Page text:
Researching into sticky blood

Dr Maria Laura Bertolaccini 

Was appointed as the first Louise Gergel Fellow in November 2005

Extracts of her work and research papers are shown below

August 2013 Report

by Dr Laura Bertolacinni, Louise Gergel Fellow

Highlights

Research at the Graham Hughes Lupus Research Laboratory, Lupus Research Unit is based around a translational program with the aim of understanding the mechanisms of immunologically mediated thrombosis and vascular damage in lupus and antiphospholipid syndrome.  Other lines of research focus on prognostic markers for nephritis and neuropsychiatric lupus.

Our line of research includes:

New specificities for the antiphospholipid syndrome

2) Seronegative Antiphospholipid Syndrome project

3) Clinical accuracy of antiphospholipid antibody testing

4) Assessing the risk of developing the clinical manifestations of APS

5) Characterisation of the role of monocytes in the APS


Research

by Dr Laura Bertolacinni, Louise Gergel Fellow

The antiphospholipid syndrome (APS) is a disease also called 'sticky blood' syndrome in which the blood has a tendency to clot spontaneously. This clotting disorder can affect any vessel in the body or even, during pregnancy can be a major cause of miscarriages and fetal death. The majority of people with APS are aged between 20 and 50 years, although all age groups can be affected. It seems to be more frequent in women than men because of its effect on pregnancy.

There are two main blood tests that are used for diagnosis: 1) the anticardiolipin test (aCL) and 2) the lupus anticoagulant test (LA). Although these tests are the most clinically useful, there are a small number of people with APS (about 20%) in whom one or other test will be negative.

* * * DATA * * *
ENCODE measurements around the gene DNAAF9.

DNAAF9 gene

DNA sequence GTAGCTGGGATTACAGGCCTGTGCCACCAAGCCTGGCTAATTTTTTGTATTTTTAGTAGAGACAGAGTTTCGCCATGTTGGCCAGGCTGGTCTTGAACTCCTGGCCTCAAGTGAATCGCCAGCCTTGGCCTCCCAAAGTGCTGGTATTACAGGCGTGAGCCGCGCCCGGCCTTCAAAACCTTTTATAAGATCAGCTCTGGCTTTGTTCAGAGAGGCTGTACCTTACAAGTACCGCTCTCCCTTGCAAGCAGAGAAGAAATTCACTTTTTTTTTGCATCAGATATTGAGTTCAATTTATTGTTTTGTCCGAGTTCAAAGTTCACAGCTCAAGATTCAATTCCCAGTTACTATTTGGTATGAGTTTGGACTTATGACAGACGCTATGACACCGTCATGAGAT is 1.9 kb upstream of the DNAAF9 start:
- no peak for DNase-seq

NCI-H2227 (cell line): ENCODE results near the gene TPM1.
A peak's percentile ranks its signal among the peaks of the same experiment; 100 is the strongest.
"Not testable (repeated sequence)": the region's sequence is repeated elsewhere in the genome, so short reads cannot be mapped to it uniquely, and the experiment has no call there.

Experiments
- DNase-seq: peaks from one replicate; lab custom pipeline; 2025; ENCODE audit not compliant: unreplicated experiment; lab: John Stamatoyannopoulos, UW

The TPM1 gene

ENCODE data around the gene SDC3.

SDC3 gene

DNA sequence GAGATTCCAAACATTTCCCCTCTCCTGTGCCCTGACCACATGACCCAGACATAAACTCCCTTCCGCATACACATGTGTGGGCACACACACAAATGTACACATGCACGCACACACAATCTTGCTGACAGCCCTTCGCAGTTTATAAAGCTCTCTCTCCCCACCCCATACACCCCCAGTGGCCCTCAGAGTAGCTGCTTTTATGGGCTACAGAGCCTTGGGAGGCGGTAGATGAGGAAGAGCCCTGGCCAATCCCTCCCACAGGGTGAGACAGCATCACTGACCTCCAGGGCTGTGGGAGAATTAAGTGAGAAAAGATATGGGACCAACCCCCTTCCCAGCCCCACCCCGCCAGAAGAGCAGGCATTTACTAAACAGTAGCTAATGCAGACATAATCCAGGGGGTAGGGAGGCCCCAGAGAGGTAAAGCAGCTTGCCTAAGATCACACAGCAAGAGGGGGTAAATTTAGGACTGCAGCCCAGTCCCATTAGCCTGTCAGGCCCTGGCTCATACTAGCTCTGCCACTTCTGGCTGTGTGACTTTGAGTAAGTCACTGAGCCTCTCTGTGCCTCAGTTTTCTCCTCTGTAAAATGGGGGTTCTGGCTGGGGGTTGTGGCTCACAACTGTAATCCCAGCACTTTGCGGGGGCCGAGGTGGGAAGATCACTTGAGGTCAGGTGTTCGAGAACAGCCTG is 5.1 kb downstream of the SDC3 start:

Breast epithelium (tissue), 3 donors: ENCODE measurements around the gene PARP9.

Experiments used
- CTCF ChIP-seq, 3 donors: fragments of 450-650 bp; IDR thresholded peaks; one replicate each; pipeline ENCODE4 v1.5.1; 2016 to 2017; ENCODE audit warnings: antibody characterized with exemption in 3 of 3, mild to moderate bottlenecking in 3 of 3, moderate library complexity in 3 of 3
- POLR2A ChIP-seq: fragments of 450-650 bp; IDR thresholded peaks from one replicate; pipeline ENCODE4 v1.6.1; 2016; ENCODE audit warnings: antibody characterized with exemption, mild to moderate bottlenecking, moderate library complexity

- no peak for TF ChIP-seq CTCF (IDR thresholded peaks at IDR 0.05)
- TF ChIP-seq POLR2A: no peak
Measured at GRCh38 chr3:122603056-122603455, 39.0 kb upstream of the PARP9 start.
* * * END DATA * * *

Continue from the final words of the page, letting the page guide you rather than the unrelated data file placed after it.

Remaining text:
International research efforts are directed in 3 broad based aspects – the basic mechanisms of the disease (why patients develop the condition in the first place and why some patients develop thrombosis and others not), the clinical ramifications of the disease (a condition which can potentially affect any organ must impinge on all branches on medicine) and methods to improve and ‘fine tune’ treatment.

The common thread linking patients with APS is the presence of antibodies. Antibodies would normally have the task of defending against foreign invaders such as viruses or bacteria but in this disease, antibodies known as “antiphospholipid antibodies” (aPL) react to self-molecules, particularly phospholipid-protein complexes. The association between aPL and thrombosis is strong, but the exact mechanism for the thrombosis remains uncertain. aPL have been shown to alter platelets, clotting proteins and the blood vessel lining itself (endothelium).

One attractive theory is that these antibodies affect the clotting proteins of the blood. Recently, we have identified new targets for the aPL, which are being extensively investigated in our laboratory. Antibodies to prothrombin (a coagulation protein) have been shown to be specific markers for thrombosis. Most significantly, we have also shown that some patients with APS related clinical features, which are negative for aCL and LA had antiprothrombin antibodies, suggesting that testing for these antibodies could be of added clinical benefit. Antibodies to Factor XII, another protein involved in the clotting process, have also been found in patients with APS and their immunological characteristics are being investigated.

Further reading

1.         Bertolaccini ML, Hughes GR. Antiphospholipid antibody testing: which are most useful for diagnosis? Rheum Dis Clin North Am 2006; 32: 455-63

2.         Bertolaccini ML, Khamashta MA. Laboratory diagnosis and management challenges in the antiphospholipid syndrome. Lupus 2006; 15: 172-8

        Khamashta MA. Hughes syndrome. Antiphospholipid syndrome. Khamashta MA, ed. London: Springer-Verlag, 2006

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Dr Vera Ripoll